December 9, 2008

Tag-Lines in a Democratic Internet

 Talking about marketing and brand identity, the debate of these days has been the following:  what is the role of tag-lines in web 2.0.  The issue is more than philosophical -- it is ontological... If we accept the concept that web 2.0 designates a participative community, where users define the tone, the content and the nature of the community, then we should reject the idea of having a tag-line to drive the community towards any preconceived end. This is the underlying idea of an authentic democratic community, where labels and tag-lines are disturbing the purity of the natural identity. Indeed, the community identity is never defined and continuously evolving, wherever the users are willing to take it.
Twitter does not have a tagline, nor does Digg, Blogger, Technorati, Craigslist (if you consider it a web 2.0) et many others.
On the other hand, some web 2.0 services have built their identities leveraging tag-lines and often changing many overtime.
Facebook is a good example - here is its tag-line history:
“Keep up with friends and family,” “Share photos and videos,” “Control privacy online,” and “Reconnect with old classmates.” Now Facebook has a simple message to entice you to sign up: “Facebook helps you connect and share with the people in your life.”
Is Facebook managing its tag-line reactively or proactively? In other words, is Facebook reacting to the users' behavior, so to hone the potential of its brand - or - on the contrary,  has Facebook elected to pursue a specific marketing strategy, irrespective to its users?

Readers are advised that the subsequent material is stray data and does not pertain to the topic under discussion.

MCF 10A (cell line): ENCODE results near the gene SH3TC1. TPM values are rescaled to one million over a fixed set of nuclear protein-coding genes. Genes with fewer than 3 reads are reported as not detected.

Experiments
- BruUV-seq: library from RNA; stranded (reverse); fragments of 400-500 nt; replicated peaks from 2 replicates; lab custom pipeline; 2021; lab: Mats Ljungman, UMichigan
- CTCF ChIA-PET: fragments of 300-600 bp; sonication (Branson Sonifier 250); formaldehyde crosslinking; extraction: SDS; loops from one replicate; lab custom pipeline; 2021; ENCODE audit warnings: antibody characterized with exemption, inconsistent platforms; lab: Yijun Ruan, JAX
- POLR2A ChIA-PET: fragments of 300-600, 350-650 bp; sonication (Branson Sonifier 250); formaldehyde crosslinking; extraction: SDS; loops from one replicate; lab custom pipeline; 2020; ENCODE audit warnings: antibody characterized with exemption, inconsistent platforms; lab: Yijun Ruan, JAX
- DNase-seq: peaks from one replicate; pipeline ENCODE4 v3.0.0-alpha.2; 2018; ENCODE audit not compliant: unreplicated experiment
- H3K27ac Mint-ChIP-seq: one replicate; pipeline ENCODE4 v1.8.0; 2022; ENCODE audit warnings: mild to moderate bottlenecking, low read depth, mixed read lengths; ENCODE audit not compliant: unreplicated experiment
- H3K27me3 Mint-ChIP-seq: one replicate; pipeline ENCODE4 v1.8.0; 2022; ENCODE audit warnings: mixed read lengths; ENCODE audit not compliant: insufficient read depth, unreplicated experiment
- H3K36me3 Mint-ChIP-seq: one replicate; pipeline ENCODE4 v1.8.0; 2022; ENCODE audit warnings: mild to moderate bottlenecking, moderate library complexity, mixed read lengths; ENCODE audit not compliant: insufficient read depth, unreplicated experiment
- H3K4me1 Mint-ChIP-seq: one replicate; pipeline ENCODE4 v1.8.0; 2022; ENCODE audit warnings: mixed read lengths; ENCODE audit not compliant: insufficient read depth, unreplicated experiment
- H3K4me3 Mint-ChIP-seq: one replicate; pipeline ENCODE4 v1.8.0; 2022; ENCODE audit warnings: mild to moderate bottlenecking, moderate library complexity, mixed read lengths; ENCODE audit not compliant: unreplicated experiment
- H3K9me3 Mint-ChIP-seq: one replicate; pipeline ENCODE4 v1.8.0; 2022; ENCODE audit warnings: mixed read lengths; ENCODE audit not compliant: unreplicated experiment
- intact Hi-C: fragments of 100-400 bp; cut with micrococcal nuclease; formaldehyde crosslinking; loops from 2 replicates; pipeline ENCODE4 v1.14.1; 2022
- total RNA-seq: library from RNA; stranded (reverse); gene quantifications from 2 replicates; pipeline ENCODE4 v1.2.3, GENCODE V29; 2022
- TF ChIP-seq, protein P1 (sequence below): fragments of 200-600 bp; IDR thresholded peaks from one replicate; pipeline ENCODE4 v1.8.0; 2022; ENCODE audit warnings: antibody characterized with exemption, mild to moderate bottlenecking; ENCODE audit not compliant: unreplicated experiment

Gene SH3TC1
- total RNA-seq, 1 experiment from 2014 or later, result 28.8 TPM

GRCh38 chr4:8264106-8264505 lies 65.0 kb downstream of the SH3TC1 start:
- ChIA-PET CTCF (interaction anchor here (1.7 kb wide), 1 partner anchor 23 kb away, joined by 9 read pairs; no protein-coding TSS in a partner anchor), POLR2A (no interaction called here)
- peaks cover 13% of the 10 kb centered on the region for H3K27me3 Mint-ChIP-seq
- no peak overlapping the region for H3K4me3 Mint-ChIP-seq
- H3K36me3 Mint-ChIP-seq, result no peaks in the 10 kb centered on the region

I understand that, once you have reached the dimension of Facebook, such question become a chicken and egg question...  However, I am keen to believe that the importance of auto-determination of an online community is expected to impact the use of tag-lines (or - at least - the evolution of the same).
Some other examples - Youtube "Broadcast Yourself", and Myspace "a place for friends".
Now, empirical evidence shows that only a minor percentage of Youtube users is actually uploading videos representing themselves, while the majority of the users is just "watching-someone-else."  Most of the users would rather mirror themselves in a tag-line such as: "find-here-the-TVshows-of-the-80s-you-used-to-love-so-much,"  or also "show-your-friend-a funny-video"...  Of course, these are not quite the actual lines to have under a logo... but I mean the content-message of these tag-lines is closer to the community than "broadcast yourself", even though I concede this last one sounds very nice...
Now, I believe you are ready to try this exercise on your own, with Myspace "a place for friends". (Friends? Sure...)
If you are curious to read more tag-lines click here. 


  1. I don't think any of the "taglines" you listed are considered real taglines in terms of copywriting. they are more "feature/benefit" lines that explain what they do. REAL taglines -- i.e. "Just DO IT" are examples of a real broad spectrum mindshare grab that screams "WE ARE A HUGE RICH FORTUNE 100 COMPANY WHO CAN AFFORD A GIANT AD AGENCY TO SELL YOU ON US!". Nike did that well before the web was viable, over 20 yeara ago.
    Web 2.0 is a community that defines itself in aggregates of interest groups. you keep people at those interest groups with community, not tag-lines. As contrary as it might seem coming from a copywriter, in this case, for Ukindi, a tagline is not necessary. What is necessary is a way for people to pass along the core Unique Selling Proposition of it. Like "Craigslist is free..." Ukindi is...? In terms of a "soft launch" (rather than the fanfare you send out to announce yourselves, another dumb old PR thing companies do unconsiously), you need to just have those features in place so people can talk about you--but they will never say "hey, Ukindi''JUST DO IT!" they'l say "its the best one out there because..." and that's the only tagline that matters in Web 2.0
    I know this because it has basically put me out of business writing taglines!

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